Ardath Albee: go where your best prospects spend their time

Ardath Albee
Ardath Albee

What does “Being Findable” means in today’s digital age? Does this mean cross-media, low-volume campaign all year long? Should marketers spread budget across time period and channels or one or two big programs? We asked some B2B marketers.

Ardath Albee, a B2B Marketing Strategist, who runs her own company Marketing Interactions, answers.

Ardath published a book, called “eMarketing Strategies for the Complex Sale” and you can read her blog posts here. Read what Ardath answered to Ambal’s question about “being findable”.

Relevance is a critical component

Before a B2B company can decide which tactics to use, they need to do some research and develop a strategy for being “findable.” Trying to be everywhere, just to cover your bases, is not a good strategy. That’s equivalent to the batch and blast newsletter sends of old when companies hoped their messages would land in the inbox of someone who might be a potential customer. In today’s marketplace relevance is a critical component you must address.

Below you can read Ardath’s five steps for determining the best way to get found:

You’ve got to know who your buyers are and learn about their online habits and preferences.

1. Monitor your competitors or even partners to see what they’re doing and where they’re being found. Then look at who’s there and make sure they are the audience you’re focused on acquiring.

2. Ask your customers where they go online to find useful information – perhaps even how they found you. Most of them will likely say they found you themselves. Their perspectives and preferences can provide great insights you can use.

3. Look at the source of origin for the prospects currently in your pipeline.

4. Create a buyer synopsis as I outline in my book, eMarketing Strategies for the Complex Sale.

5. Audit your company’s presence online to identify how you’re being found now.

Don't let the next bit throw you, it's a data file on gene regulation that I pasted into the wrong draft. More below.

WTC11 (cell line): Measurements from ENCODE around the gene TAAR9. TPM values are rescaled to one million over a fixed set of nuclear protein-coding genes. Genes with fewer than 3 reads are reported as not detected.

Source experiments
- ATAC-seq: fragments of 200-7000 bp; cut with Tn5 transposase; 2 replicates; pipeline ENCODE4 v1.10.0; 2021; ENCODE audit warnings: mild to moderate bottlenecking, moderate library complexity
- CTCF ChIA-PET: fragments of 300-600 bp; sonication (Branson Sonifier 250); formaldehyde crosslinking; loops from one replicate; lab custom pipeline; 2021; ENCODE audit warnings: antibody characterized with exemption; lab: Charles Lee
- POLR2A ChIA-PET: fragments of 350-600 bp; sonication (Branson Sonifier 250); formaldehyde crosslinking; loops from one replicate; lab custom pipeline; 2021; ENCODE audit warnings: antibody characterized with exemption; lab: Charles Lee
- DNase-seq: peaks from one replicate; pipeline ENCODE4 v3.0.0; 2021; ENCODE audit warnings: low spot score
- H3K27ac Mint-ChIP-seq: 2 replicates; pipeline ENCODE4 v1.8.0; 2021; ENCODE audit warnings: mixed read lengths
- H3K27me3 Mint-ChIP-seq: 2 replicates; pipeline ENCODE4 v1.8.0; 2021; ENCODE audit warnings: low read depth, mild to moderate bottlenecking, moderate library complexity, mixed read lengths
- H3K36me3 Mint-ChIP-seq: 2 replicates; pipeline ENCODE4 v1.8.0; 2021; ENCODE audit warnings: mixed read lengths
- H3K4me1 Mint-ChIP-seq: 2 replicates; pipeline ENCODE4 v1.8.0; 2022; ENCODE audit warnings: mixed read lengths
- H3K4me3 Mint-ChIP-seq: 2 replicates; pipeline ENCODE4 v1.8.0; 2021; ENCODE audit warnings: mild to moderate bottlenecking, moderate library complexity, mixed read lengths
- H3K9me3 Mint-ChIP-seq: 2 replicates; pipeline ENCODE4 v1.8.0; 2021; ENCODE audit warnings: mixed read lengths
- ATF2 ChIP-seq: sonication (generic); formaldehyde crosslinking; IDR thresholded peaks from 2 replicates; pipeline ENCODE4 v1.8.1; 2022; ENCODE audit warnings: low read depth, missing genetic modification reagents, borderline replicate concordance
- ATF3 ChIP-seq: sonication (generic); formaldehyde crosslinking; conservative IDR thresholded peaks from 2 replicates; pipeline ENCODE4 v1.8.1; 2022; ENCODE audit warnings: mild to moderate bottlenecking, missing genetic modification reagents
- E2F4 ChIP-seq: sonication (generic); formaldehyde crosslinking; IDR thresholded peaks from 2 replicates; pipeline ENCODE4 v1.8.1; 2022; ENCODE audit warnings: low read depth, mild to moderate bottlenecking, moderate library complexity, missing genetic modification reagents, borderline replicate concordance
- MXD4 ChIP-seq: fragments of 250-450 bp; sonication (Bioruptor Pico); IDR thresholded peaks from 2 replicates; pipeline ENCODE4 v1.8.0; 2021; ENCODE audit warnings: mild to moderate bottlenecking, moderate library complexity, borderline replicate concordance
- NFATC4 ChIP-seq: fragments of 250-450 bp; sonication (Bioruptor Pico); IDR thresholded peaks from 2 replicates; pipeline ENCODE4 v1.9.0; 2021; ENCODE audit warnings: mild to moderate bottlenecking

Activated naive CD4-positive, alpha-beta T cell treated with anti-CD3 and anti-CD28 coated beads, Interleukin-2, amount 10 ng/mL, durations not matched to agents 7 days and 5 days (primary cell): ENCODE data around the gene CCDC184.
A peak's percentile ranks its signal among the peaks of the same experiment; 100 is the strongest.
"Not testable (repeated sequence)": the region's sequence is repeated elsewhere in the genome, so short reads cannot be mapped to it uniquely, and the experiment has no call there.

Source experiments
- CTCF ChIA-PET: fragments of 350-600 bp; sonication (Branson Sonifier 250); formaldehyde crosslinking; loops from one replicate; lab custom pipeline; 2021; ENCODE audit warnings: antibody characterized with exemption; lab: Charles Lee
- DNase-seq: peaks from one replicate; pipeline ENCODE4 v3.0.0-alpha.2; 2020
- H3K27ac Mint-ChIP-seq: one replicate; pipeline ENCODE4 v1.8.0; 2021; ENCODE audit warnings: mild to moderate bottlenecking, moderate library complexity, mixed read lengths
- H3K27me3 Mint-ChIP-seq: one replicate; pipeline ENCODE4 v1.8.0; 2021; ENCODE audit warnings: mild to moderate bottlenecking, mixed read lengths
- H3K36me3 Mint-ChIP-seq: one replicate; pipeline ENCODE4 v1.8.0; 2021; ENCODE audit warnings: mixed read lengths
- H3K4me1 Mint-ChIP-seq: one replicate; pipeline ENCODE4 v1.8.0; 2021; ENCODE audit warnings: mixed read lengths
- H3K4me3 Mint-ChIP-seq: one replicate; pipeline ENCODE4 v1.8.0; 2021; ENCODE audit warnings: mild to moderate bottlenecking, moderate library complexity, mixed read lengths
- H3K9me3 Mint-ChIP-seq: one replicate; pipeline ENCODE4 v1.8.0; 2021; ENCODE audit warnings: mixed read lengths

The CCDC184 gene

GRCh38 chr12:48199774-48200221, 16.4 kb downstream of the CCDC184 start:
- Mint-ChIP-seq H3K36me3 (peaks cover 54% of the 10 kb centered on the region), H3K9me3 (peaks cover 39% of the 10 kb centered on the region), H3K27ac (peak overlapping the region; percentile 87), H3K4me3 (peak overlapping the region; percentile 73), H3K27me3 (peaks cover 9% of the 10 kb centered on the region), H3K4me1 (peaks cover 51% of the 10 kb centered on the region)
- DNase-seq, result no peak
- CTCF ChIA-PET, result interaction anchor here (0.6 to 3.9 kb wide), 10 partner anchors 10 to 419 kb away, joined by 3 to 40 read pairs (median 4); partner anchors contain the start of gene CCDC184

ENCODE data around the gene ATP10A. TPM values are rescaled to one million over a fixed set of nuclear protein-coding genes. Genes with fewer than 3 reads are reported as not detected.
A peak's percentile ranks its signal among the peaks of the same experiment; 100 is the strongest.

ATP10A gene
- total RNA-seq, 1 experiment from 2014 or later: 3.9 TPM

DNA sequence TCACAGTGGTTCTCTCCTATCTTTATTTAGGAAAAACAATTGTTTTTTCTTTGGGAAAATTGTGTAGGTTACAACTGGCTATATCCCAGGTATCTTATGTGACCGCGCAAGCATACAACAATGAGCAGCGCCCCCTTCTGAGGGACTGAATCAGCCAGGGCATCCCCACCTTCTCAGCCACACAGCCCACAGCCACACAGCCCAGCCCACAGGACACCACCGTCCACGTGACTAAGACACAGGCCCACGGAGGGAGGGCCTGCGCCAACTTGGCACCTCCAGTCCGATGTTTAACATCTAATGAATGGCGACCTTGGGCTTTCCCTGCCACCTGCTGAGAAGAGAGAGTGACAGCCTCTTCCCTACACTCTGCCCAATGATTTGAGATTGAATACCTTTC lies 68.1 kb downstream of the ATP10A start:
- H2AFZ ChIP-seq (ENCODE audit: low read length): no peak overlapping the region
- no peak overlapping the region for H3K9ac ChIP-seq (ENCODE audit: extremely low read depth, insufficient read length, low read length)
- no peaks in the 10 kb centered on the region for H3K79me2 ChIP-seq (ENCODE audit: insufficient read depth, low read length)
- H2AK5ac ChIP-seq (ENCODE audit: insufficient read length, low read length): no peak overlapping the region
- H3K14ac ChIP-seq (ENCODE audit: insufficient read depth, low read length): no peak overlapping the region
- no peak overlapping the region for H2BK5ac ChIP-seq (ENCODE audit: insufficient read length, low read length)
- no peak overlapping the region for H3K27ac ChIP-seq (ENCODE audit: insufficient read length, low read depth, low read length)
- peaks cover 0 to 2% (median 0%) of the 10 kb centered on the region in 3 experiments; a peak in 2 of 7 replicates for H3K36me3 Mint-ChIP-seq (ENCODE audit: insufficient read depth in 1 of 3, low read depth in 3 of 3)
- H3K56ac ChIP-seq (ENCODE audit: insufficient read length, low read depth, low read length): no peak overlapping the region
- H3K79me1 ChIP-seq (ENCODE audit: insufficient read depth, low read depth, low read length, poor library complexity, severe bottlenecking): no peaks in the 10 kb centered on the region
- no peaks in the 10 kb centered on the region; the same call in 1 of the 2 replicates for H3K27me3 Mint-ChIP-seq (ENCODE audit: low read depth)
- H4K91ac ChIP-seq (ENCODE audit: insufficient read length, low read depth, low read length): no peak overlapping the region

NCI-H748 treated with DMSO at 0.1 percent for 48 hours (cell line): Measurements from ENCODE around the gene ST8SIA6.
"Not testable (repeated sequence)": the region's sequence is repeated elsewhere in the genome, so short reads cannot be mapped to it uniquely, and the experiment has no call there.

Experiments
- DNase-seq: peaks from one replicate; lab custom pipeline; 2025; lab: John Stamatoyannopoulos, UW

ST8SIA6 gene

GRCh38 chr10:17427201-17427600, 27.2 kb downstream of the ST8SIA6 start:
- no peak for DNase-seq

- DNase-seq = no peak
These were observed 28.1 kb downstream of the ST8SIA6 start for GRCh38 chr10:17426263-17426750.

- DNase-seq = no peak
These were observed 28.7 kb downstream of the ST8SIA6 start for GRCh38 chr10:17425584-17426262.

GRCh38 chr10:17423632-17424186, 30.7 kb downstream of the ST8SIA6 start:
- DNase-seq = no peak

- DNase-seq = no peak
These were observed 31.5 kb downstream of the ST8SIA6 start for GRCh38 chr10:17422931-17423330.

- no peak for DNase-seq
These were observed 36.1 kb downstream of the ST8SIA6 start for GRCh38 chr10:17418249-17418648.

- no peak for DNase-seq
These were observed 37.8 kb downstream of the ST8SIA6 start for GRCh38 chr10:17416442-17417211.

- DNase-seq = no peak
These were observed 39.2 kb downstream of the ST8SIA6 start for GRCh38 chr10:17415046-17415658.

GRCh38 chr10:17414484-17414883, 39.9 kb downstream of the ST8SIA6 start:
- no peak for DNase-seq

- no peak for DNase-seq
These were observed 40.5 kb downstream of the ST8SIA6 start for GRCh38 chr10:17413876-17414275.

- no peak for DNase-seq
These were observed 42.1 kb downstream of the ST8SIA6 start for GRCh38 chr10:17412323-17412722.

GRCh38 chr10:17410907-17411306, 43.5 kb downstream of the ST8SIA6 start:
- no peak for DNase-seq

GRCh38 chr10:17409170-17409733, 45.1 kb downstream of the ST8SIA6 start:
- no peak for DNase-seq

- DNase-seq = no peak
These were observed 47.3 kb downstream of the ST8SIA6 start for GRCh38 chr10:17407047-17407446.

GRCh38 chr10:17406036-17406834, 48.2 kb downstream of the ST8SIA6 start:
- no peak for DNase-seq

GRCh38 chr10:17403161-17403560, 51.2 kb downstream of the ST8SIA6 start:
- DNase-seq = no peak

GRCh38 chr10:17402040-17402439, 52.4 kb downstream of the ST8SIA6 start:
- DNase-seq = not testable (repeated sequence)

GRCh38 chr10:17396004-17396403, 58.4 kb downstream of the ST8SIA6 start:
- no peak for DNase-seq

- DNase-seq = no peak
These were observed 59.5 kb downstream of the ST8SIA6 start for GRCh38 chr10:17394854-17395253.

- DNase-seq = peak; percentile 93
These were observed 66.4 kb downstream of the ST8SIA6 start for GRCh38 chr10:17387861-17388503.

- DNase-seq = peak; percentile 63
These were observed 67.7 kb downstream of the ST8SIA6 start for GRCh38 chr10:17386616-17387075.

• Look at keywords and phrases being used to find your website.
  • Search for where your company’s content may have spread online.
  • Make a list of referrers to your website (and blog) and check them out.
  • Match the results from steps 1 & 2 to determine matches and misses.

For the matches, look for how you might improve connecting with prospects in the venues where you both have presence.

Assess the misses against what you’re currently doing and create a plan for establishing a relevant presence on each of them. Prioritize and add each one as you have resources. For example, some companies think they have to be on Twitter. But unless you have a lively blog or fresh content to share often, Twitter may not be the best first step. You need a good content foundation to improve being “findable.”

The results of #3 will help you create a roadmap and editorial calendar. Each online avenue will have unique requirements for improving relevance. This could be in style, tone or subject matter – or a combination of all three. The key here is that you need continuous and consistent exposure once you discover the best places to be found.

Discover opportunities to integrate your content so it builds a bridge from wherever it is online your prospects find it and your website. Think “hub.”

Being findable is not about seeding one article here and there in hopes it will draw attention. It’s about building a credible presence in the places you’ve determined are the best attraction sources for prospects who could become sales opportunities. There are a lot of ways to be found online. There are also a lot of ways to spend time and resources without generating results.

This blog was originally published on Social Marketing Forum and has moved as part of an integration. Join the community and author on LinkedIn.